Unlike me, Armstrong apparently didn't dwell on the consequences of her actions, or think about the pain her children would suffer as they died. Compassion is something that wasn't lacking in Armstrong's extended family. During the last two weeks, Angela Gilliam and others noticed changes in Armstrong that alerted them to a problem. But when they tried to help, she wouldn't let them. Gilliam repeatedly begged Armstrong to tell her what she needed—and, as she and other family members usually did, offered to pay overdue bills, babysit, anything at all. But her niece insisted she didn't need any help, and said she was fine. Clearly, she wasn't.

Police have cited "a history of domestic problems," while other people who knew Armstrong have come forward to say she was abused. But the abuse factor in Armstrong's fatal actions remained a silent one to her family, as is common in cases like this one. We now know that neglect on the part of her children's father was a huge factor. As reported in The New York Post, recent court documents outline the danger in which the father placed their 2-year-old son.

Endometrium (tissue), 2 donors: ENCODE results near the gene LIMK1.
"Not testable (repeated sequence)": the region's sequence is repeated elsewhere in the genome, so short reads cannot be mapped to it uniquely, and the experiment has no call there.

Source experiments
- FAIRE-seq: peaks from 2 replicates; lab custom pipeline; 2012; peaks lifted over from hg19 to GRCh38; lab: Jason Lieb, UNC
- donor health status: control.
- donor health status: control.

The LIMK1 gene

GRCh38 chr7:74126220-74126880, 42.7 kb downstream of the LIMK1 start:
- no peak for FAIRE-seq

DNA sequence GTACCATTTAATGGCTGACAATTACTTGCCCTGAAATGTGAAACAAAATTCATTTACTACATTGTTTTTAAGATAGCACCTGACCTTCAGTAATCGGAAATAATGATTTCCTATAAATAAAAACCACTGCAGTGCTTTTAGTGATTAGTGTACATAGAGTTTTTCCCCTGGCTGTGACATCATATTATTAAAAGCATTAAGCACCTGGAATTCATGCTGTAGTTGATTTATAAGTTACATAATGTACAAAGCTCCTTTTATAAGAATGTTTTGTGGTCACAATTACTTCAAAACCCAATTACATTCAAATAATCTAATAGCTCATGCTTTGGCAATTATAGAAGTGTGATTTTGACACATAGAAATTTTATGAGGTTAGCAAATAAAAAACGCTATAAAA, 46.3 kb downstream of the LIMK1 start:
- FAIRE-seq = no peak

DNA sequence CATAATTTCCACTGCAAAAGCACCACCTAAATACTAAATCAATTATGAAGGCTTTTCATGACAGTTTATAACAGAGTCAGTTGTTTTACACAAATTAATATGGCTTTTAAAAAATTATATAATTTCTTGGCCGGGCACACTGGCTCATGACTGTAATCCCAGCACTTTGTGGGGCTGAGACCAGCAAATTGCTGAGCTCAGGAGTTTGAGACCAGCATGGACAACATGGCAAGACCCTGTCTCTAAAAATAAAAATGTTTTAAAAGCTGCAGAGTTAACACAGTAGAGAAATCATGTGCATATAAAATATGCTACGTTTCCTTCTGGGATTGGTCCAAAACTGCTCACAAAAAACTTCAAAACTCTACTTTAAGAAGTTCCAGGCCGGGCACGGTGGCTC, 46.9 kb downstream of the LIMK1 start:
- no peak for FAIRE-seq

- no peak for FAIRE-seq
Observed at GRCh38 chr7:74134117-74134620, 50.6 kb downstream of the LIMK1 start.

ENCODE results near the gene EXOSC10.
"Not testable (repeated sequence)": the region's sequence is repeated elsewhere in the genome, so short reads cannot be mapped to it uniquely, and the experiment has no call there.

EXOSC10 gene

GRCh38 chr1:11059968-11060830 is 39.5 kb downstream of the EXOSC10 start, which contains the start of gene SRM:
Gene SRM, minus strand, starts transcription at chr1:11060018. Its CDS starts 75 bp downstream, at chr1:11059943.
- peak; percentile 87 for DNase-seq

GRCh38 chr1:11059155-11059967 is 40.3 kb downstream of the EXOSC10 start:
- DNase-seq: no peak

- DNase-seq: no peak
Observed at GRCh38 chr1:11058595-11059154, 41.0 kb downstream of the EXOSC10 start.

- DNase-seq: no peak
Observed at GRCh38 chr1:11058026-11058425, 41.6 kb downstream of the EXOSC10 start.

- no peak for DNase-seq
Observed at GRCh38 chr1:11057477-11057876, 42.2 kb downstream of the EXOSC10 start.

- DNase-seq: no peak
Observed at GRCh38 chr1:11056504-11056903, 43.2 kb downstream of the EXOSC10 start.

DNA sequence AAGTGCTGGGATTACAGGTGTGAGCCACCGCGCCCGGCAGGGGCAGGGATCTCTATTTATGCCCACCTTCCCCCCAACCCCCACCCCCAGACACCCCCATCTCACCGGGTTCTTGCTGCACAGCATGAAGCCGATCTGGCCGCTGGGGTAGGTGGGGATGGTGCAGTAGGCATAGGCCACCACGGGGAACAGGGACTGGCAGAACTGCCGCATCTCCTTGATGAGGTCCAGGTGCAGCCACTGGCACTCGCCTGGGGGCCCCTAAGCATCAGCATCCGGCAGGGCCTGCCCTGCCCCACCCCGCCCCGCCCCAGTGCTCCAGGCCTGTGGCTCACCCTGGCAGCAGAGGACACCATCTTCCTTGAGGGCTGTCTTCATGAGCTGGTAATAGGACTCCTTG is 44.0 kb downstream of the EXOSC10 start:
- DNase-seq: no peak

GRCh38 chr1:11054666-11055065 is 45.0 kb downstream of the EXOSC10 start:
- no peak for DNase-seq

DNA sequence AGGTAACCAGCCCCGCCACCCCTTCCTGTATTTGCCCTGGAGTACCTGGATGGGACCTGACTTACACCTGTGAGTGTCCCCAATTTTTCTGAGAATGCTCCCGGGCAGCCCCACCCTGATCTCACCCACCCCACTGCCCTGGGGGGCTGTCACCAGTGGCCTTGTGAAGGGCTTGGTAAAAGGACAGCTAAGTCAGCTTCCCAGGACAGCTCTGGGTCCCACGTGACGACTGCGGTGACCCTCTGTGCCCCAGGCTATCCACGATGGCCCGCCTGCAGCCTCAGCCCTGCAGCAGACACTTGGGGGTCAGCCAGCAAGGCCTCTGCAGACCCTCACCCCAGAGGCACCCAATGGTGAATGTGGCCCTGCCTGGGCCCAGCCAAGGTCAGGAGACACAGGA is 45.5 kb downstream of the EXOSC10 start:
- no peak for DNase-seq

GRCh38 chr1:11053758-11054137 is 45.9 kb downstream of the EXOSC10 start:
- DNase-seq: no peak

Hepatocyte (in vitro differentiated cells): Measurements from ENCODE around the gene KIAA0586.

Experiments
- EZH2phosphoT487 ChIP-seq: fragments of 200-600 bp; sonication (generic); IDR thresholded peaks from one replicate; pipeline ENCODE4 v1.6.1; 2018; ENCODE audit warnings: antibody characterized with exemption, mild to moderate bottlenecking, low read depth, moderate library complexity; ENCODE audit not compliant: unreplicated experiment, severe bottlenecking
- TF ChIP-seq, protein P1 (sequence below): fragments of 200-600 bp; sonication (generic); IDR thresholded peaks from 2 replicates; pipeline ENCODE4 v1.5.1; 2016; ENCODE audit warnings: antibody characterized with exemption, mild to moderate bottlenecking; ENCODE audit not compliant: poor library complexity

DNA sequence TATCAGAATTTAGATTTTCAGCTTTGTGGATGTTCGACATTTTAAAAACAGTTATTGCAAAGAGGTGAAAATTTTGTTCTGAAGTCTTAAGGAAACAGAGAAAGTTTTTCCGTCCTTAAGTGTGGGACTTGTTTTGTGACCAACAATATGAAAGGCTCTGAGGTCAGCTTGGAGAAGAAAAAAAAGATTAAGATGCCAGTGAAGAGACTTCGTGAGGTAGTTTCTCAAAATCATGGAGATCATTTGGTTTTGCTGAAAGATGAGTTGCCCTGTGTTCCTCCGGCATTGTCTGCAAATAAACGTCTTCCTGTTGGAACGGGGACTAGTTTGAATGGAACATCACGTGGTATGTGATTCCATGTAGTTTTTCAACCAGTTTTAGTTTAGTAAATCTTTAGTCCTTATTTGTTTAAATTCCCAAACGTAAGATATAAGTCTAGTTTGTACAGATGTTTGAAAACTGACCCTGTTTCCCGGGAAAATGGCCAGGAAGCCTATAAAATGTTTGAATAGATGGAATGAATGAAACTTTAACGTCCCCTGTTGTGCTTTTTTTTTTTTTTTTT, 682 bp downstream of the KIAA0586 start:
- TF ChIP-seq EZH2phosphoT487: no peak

Armstrong may have felt too guilty to accept help. One thing that troubled Gilliam was when Armstrong said at one point that she didn't want her "kids to be a burden." Gilliam said Armstrong often said she was "tired of being a burden on my aunties and uncles." According to Gilliam, that refrain became more frequent during the last two weeks. "I asked her, 'Have we ever turned you down? You're not a burden. You're never a burden. The kids are never a burden,'" Gilliam said she told Armstrong, who just remained silent in response.

I know that I felt like my four children and I encumbered others, and I often felt terrible about it. And I remember such neglect and danger, as when my mother warned me not to leave my little ones with my husband when I went to work as a door-to-door cosmetics saleswoman—not just because of his penchant for taking out his anger on them, but also "for fear the house will burn down around him while he watches TV." I also recall countless times I cried, after returning home to find them sound asleep—dried food on their faces and burned bottoms from the soiled diapers they were still wearing. That's why I felt like I had no choice but to leave them with my mother, herself a single parent trying to rear my three younger siblings, when I left home each evening to go to work. That ritual also involved a lot of work—it meant carting three youngsters in and out of cars and houses, perhaps waking them up and then bundling them back into another vehicle, so I could take them all home and put them to bed a second time.